The final AMS Assembly of 2022 convened Dec. 1 in Mitchell Hall immediately following the Corporate General Meeting.
At Assembly, members spoke about topics ranging from Coca Cola divestment, the ORT budget, to the upcoming campus wide and faculty society elections in January.
Executive and other reports
AMS President Eric Sikich submitted a verbal report via proxy at assembly.
In the report, he outlined working with AMS offices to celebrate the AMS’s 165th birthday. Sikich mentioned the Student Life Centre (SLC) was continuing normal operations, and that drilling at the JDUC would be minimized during exam season.
Sikich outlined work being done to create a student legal aid program, with details to come in future assemblies. He said a hiring fair is being planned for the next hiring period.
Vice-President (Operations) Tina Hu noted she is working on the annual student fee external audit and has been working with service head managers to identify any discrepancies.
Queen’s Student Constables is undergoing a rebrand, with new uniforms to be seen soon, according to Hu. She added the Chief Constable is looking to engage with the student body to increase hiring engagement with the service.
External Affairs Commissioner Sahiba Gulati is currently working on external advocacy work, while the new AMS Social Issues Commissioner (External) is being on-boarded, according to Callum Robertson, vice-president (university affairs).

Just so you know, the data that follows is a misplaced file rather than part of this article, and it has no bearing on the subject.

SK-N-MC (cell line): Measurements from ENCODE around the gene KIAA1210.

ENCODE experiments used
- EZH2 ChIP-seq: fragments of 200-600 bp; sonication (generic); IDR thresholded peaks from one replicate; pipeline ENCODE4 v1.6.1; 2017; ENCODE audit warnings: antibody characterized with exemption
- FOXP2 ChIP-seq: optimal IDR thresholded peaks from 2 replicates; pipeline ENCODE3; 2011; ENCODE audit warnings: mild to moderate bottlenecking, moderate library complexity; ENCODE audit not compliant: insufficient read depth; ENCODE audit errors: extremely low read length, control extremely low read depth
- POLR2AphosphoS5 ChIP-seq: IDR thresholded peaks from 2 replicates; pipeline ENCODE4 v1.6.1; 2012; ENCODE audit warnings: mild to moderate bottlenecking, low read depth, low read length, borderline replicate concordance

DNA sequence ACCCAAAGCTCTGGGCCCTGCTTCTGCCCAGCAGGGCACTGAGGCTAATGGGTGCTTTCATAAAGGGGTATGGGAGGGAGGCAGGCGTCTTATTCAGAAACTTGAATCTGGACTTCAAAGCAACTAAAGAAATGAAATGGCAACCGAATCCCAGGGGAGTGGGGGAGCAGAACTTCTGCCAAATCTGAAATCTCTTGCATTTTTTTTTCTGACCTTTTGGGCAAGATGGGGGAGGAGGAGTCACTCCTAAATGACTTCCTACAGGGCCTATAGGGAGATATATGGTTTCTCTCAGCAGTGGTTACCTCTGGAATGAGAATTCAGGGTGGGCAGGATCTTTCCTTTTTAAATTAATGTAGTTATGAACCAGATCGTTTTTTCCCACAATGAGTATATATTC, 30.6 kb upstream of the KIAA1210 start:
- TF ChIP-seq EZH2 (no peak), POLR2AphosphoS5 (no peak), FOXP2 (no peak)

Robertson said the Orientation Summit was recently held to discussing the future direction of Orientation. Consequent recommendations will be released in the future, with discussion following with the University.
Rector Owen Crawford-Lem said he requested to sit on the Board of Trustees investment committee, a committee the Rector usually doesn’t sit on. He said he is looking to bring a student perspective, and the committee is currently working on releasing a responsible investing report to students and the community.
Continuing with his work on the issue of housing, Crawford-Lem gave interim updates on the housing survey, which is still open.
The Rector report submitted to the Dec. 9 Queen’s Board of Trustees meeting highlighted preliminary gender-based differences in monthly rent and the role of financial aid receipt in housing.